They exist in almost every interview: The questions or topics that you absolutely have to or want to address, but don't quite know how. In fact, there is only one solution: take a breath, close your eyes and get through it. There are two ways to do this: without batting an eyelid, out of the blue, or with an announcement. The former is suitable for interviews with celebrities who are practiced in such situations. In addition, celebrities are often told in advance by their management what they are not allowed to talk about ("no questions about their private life"). But: Interview-Profi does not always stick to it. Because the prominent one is professional enough, in order to say, that does not concern anybody something or around itself practiced rausreden. Besides one could then still deal, whether one can generalize for example something. Variant two makes use of a kind of forewarning: "You know I have to ask this...".

DO: Just say what you want to hear

Especially with Content productions with clients, and especially when it comes to moving images, it's okay to put words in the mouth of someone who may not be quite as rhetorically skilled: "I imagined it to be something like this and this. Would that be realistic for you to say?". But be careful to remain flexible. The interviewee must be allowed to express his or her opinion, and it doesn't have to be the same as ours. Nevertheless, it is important to question the opinion of the interviewee at any time, especially if your own research has revealed other facts.

DON'T: Go through with it at any cost.

A good interview is like a good relationship - it takes two to make it. If someone dodges every question, answers in monosyllables or not at all, it's totally legitimate to stop an interview. It happens very rarely, but it does happen. If you realize that you could hardly deliver something halfway satisfactory with the material you have so far, you are allowed to say in a friendly and firm manner that any further questions would probably be a waste of time.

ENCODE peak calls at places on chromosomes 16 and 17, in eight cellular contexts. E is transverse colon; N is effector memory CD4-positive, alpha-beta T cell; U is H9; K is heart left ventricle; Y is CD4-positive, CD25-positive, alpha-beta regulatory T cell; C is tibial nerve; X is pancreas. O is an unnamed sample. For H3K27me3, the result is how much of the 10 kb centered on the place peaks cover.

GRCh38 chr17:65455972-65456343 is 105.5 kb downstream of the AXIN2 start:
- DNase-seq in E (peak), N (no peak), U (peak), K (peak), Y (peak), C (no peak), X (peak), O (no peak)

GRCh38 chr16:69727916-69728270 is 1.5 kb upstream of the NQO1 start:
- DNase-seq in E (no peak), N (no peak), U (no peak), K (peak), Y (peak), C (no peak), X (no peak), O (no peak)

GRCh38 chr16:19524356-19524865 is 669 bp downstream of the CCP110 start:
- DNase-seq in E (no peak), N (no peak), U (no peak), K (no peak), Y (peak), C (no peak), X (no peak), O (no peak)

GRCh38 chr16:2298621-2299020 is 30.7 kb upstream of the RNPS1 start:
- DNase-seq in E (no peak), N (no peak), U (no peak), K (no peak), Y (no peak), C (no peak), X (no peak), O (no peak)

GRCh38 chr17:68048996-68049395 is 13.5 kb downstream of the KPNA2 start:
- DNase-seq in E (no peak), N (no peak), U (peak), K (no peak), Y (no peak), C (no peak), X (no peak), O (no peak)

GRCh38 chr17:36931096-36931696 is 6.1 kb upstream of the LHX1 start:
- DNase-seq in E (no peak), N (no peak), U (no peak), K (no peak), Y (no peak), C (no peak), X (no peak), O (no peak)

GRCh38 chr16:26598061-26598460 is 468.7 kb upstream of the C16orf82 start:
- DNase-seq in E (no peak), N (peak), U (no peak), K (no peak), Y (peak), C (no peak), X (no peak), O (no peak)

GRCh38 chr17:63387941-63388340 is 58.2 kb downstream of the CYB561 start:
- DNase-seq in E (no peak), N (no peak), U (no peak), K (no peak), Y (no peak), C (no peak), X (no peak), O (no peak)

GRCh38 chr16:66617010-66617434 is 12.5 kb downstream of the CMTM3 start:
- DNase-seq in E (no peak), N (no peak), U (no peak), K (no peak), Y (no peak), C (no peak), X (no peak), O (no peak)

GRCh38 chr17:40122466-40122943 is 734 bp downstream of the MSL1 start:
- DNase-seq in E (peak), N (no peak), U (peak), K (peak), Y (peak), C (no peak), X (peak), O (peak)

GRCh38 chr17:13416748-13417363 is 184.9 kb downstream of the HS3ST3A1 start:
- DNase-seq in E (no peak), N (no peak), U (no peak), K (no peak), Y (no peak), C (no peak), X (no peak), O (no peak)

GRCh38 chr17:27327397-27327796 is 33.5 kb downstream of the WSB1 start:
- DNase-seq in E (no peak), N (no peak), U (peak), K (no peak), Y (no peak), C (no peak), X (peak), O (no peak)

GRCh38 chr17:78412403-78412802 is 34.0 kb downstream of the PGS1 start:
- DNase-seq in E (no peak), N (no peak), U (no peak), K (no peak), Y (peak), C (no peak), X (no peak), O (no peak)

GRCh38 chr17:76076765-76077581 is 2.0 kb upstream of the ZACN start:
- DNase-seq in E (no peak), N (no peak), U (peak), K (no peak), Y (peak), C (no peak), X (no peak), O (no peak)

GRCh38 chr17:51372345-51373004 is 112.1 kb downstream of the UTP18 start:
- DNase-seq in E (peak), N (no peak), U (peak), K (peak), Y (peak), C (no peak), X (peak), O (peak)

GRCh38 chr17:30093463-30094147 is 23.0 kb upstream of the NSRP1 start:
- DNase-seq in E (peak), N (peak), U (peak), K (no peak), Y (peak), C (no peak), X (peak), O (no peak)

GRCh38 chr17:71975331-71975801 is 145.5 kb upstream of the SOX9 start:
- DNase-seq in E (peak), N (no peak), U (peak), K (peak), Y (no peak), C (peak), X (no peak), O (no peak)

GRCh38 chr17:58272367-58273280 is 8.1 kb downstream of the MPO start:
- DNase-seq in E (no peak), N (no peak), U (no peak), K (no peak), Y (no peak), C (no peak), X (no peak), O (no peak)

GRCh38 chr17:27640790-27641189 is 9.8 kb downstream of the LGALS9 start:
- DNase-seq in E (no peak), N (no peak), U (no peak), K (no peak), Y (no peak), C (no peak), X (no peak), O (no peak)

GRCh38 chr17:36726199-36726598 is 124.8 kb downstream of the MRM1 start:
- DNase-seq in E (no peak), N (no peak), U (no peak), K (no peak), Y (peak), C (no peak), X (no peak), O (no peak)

DO: Follow the rules

The interviewee has a right to his/her own word. This means that the interviewee may read print or online interviews before publication and change his/her answers. However, this does not apply to the questions. In the case of audio recordings, there is also the right to have certain statements edited out. In principle, there is nothing wrong with this - but compromises can usually be found. Especially since the interviewee is also interested in coming across as open and honest as possible.

Whether it's a celebrity reveal, expert tip or the latest gadget must-have, every story has its place and the same vessel isn't always suitable for telling the story. If an interview is the right shape, there's not much that can go wrong with our do's and don'ts - whether on camera or face to face with a celebrity.